Atypical pursuit of an NHL dream



On the ice, David Levin looks like any other teenager pursuing his dream of playing in the National Hockey League. Off the ice, his story is unlike those any of his teammates on the Sudbury Wolves of the Ontario Hockey League.

Many of Levin’s peers learned to skate soon after they were able to walk, and they honed their hockey skills for several years before being scouted by major junior teams in Canada. Levin, though, was raised in Netanya, Israel, where the closest hockey arena was a four-hour drive away in Metula. He played roller hockey and did not play organized ice hockey until he was 13.

But over the next three years, Levin, now 16, would garner enough attention that the Wolves decided to make him the top pick in the OHL priority selection draft held in April.

In going No. 1, Levin joined some elite company who now play in the NHL. Recent first overall picks included John Tavares, Steven Stamkos, Aaron Ekblad and Connor McDavid.

Levin, a left-handed forward, opened the season with three goals four games. He had five goals and nine assists in 19 games before being sidelined in November with a broken hand. He returned to the Sudbury lineup on Jan. 6 and has a goal and two assists since his return. “He knows where the puck is going to be and he gets there, and he makes plays well in advance of when most players would make decisions with the puck,” said Blaine Smith, the president of the Sudbury Wolves.

Smith added: “He’s got that sixth sense that’s rare to find. I really compare him, skill level and overall package and he’s not a big guy, similar to Gretzky” — Wayne Gretzky, the NHL’s career scoring leader. “He’s got those types of attributes.”

While ice hockey in Israel may seem like a mismatch, it was not considered an unusual pastime in Levin’s home. Levin’s father, Pavel, a former professional soccer player, was born in Latvia, and his mother, Lena, is from Russia.

As his roller-hockey skills improved under the guidance of his father, Levin, who is 5 feet 11 inches and 170 pounds, discovered highlights from the NHL on YouTube and began turning his attention to ice hockey.

“I was watching a Sidney Crosby movie about when he was young and how he was working hard every day and getting better — that’s what I wanted to do too,” Levin said, referring to the Pittsburgh Penguins star.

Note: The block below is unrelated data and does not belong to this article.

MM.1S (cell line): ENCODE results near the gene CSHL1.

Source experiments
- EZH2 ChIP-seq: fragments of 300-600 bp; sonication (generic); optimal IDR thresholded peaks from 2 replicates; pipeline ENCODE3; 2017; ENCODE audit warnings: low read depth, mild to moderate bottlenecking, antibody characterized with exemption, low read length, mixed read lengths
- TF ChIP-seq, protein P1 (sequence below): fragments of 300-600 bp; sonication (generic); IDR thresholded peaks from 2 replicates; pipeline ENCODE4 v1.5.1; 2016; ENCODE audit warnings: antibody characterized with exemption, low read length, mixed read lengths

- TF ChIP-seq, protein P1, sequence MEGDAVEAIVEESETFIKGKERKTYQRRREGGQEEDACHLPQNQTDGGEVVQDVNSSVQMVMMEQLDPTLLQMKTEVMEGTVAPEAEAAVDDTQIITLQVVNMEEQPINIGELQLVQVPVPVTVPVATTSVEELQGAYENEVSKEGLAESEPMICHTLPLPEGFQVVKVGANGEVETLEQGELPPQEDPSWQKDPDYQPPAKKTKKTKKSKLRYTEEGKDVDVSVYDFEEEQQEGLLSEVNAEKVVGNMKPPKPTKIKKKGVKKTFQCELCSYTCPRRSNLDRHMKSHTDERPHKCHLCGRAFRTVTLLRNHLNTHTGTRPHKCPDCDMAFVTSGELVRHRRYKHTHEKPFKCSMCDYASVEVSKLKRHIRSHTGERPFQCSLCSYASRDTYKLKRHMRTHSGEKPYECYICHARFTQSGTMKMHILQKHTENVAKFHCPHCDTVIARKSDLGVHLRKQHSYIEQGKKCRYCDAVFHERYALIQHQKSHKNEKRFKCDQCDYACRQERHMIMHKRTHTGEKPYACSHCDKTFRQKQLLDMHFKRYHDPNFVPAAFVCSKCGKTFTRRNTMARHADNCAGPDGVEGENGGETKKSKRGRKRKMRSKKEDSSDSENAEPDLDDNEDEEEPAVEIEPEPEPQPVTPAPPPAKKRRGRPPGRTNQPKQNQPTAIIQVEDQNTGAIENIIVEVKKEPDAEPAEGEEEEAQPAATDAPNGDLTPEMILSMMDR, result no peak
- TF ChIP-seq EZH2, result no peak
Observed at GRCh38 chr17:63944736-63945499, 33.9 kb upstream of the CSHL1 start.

When he was 13, Levin persuaded his parents to allow him to move to the Toronto suburb of Richmond Hill to live with an aunt and uncle and play competitive ice hockey.

“It was really hard for my parents, especially for my mom,” Levin said. “The first time I came to them, I was around 10 years old and asked if I could move, but they said not yet because I was young. Then I came to them three years later and asked them, told them I’m a man now, can I do it? They said, ‘Yeah, we can try it.’”

Levin enrolled at the Hill Academy, a private high school focused on student-athletes in Concord, Ontario. Under the tutelage of Lindsay Hofford, the academy’s hockey director, and others, Levin began the transition from roller skates to ice skates.

“I saw him and I go, ‘Oh, my God, this guy just started playing hockey — he’s this good?’” Hofford said. “I really kind of hit it off with him because I respected the fact that he had kind of thrown everything he had on the line to become a hockey player.”

Although Levin had never played organized ice hockey, Hofford could see the raw talent.

“Some of the roller hockey transferred right over to the ice hockey,” Hofford said. “And obviously, he’s a real good athlete: His dad was a professional soccer player, so it’s not like the guy can’t walk and chew gum at the same time. He really picked up the skating quickly.”

In an for Levin to face the best competition, an aunt and uncle, Alla and Yafim Tovberg, relocated from Richmond Hill to Toronto so that Levin could play minor midget hockey with the Don Mills Flyers. Last season Levin led the Flyers, with 39 goals and 41 assists in 55 games.

Levin’s NHL dream is not fueled just by a desire to emulate those he watched on YouTube as a child in Israel.

During a visit to his hometown during the summer of 2014, David and his younger brother Mike were in the middle of a roller hockey lesson with their father when practice was interrupted.

“Wars are going on sometimes in Israel; sometimes it’s on, sometimes it’s off,” Levin said. “When I went back, it actually was on. That was the first time I actually saw bombs flying over my house.”

He added: “It’s an outside rink. We heard the sirens and the bombs. It’s not fun.”

In order for his family to have a better life, he said, his making it to the NHL is a must.

“I’m working out every morning, just thinking where I can improve myself and where I can get better so I can move my family in the future,” Levin said.

Even if Levin were to continue to draw attention from NHL clubs when he is draft-eligible in 2018, he still will have to serve in the Israeli military when he turns 18 in September 2017.

Levin could avoid serving in the military if he were to gain Canadian citizenship before his 18th birthday, or he could apply for one of the small number of temporary exemptions given to elite athletes. Darren Ferris, Levin’s agent, said they were looking “at all options” to obtain a Canadian passport for Levin.

“It’s not a simple process,” Ferris said. “Unfortunately, there’s always a chance that it’s not going to happen in time, and we’ll have to cross that bridge when we get there.”

Levin’s story does not yet have a happy ending. “My dream is to make the NHL,” Levin said. “It’s really hard for me because I worked really hard three years, four years, and now I can’t do anything.”